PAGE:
Facial-recognition technology (FRT) is mainly deployed in the cybersecurity and surveillance sectors.
It has long been in use at airport borders and on smartphones, and as a tool to help police identify criminals. But it is now creeping further into private and public spaces.
From Quito to Nairobi, Moscow to Detroit, hundreds of municipalities have installed cameras equipped with FRT, sometimes promising to feed data to central command centres as part of ‘safe city’ or ‘smart city’ solutions to crime. The COVID-19 pandemic might accelerate their spread.
Facial recognition can help detect and alleviate traffic pain points, improving mobility and access to municipal areas.
Social media companies are also using facial recogition to secure the account of their users.
When deployed correctly and used to its highest potential, facial recognition technology can help facilitate safe interactions and support a flourishing economy.
Facial recognition is already a widely used technology in Russia. Moscow subway users have started buying tickets using facial recognition technology.
Authorities claim queues at ticket counters will be greatly shortened with the system dubbed "Face Pay". This move, however, is already sparking controversy since facial recognition has been used in the past for repressive purposes.
Since the beginning of the pandemic, it has been applied to tens of thousands of surveillance cameras to monitor compliance with containment and quarantine measures.
Political opponents to the regime have also been arrested, prompting several NGOs to criticise its extensive use.
Growing use of surveillance technology has prompted calls for bans and stricter regulation.
In Belgrade’s Republic Square, dome-shaped cameras hang prominently on wall fixtures, silently scanning people walking across the central plaza.
It’s one of 800 locations in the city that Serbia’s government said last year it would monitor using cameras equipped with facial-recognition software, purchased from electronics firm Huawei in Shenzhen, China.
More than 100 Chinese cities bought face-recognition surveillance systems last year.
Legal challenges have emerged in Europe and parts of the United States, where critics of the technology have filed lawsuits to prevent its use in policing.
Many US cities have banned public agencies from using facial recognition — at least temporarily — or passed legislation to demand more transparency on how police use surveillance tools. Europe and the United States are now considering proposals to regulate the technology, so the next few years could define how FRT’s use is constrained or entrenched.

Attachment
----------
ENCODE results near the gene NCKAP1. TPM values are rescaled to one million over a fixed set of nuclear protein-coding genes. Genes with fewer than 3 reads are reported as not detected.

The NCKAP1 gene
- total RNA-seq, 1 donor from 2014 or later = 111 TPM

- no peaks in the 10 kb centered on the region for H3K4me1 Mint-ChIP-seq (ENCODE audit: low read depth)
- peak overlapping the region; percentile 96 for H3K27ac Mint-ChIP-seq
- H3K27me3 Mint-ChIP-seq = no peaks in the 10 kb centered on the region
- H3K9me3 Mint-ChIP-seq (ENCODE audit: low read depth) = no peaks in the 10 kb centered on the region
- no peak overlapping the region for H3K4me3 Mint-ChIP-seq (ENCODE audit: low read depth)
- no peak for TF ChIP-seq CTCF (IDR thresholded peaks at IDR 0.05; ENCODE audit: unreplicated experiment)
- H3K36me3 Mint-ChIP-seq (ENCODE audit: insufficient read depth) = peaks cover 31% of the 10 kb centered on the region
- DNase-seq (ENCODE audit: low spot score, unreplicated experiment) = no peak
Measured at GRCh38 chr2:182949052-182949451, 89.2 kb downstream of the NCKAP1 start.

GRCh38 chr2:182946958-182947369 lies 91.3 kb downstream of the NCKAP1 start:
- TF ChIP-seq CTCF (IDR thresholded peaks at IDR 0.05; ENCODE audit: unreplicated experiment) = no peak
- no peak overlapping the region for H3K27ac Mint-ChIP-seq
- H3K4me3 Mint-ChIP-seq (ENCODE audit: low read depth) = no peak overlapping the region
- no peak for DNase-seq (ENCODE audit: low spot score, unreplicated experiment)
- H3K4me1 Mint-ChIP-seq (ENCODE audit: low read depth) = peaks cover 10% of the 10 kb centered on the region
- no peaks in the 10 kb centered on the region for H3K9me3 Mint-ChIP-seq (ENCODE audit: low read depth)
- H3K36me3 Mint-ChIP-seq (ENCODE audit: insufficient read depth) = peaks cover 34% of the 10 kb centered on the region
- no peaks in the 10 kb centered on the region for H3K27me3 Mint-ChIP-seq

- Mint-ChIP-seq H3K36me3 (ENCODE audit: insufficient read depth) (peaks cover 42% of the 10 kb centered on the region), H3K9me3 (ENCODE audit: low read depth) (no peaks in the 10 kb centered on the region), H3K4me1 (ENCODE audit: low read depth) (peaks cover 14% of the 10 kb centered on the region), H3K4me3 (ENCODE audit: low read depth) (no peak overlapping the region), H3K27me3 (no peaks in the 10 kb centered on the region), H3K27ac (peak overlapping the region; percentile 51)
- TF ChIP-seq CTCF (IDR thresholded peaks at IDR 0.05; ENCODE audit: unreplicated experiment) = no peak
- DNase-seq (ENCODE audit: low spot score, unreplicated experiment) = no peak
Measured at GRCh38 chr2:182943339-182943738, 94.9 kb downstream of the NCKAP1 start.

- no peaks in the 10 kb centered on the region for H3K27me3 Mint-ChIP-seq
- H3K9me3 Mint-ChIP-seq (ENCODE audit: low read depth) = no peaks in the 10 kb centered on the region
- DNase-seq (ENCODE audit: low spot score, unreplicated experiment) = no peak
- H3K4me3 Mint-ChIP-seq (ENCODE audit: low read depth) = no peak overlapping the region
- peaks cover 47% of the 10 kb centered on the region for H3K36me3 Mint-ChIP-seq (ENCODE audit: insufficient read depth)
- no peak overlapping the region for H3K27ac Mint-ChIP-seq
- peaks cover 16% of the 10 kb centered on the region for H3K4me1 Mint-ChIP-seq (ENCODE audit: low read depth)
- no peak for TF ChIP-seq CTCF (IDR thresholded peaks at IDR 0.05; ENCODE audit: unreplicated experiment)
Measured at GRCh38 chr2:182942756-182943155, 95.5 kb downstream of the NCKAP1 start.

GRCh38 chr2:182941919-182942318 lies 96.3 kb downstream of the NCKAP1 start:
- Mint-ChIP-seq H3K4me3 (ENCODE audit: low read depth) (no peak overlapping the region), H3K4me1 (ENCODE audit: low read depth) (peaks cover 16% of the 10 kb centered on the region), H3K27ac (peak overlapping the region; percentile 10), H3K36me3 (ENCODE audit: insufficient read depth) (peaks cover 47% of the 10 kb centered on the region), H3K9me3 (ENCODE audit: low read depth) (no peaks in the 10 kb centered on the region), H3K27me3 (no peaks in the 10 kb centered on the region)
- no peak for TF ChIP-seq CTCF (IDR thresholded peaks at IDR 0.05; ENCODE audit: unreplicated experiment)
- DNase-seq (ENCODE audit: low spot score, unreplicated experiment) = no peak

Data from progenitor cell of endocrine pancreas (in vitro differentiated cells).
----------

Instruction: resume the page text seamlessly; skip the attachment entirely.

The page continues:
Many researchers, and some companies, including Google, Amazon, IBM and Microsoft, have called for bans on facial recognition — at least on police use of the technology — until stricter regulations are brought in. Some point admiringly to the GDPR, which prohibits processing of biometric data without consent — although it also offers many exceptions, such as if data are “manifestly public”, or if the use is “necessary for reasons of substantial public interest”.
When it comes to commercial use of facial recognition, some researchers worry that laws focused only on gaining consent to use it aren’t strict enough.
The EU is considering an AI framework that could set rules for biometrics.
Matthew Rosenquist is an industry-recognized pragmatic, passionate, and innovative strategic security expert with 28 years of experience. He thrives in challenging cybersecurity environments and in the face of ever shifting threats. A leader in identifying opportunities, driving industry change, and building mature security organizations, Matthew delivers capabilities for sustainable security postures. He has experience in protecting billions of dollars of corporate assets, consulting across industry verticals, understanding current and emerging risks, communicating opportunities, forging internal cooperation and executive buy-in, and developing practical strategies. Matthew is a trusted advisor, security expert, and evangelist for academia, businesses, and governments around the world. A public advocate for best-practices, and communicating the risks and opportunities emerging in cybersecurity. He delivers engaging keynotes, speeches, interviews, and consulting sessions at conferences and to audiences around the globe. He has attracted a large social following of security peers, is an active member on advisory boards, and quoted in news, magazines, and books. Matthew is a recognized industry expert, speaker, and leader who enjoys the pursuit of achieving optimal cybersecurity. Matthew Rosenquist is experienced in building world class teams and capabilities, managing security operations, evangelizing best-practices to the market, developing security products, and improving corporate security services.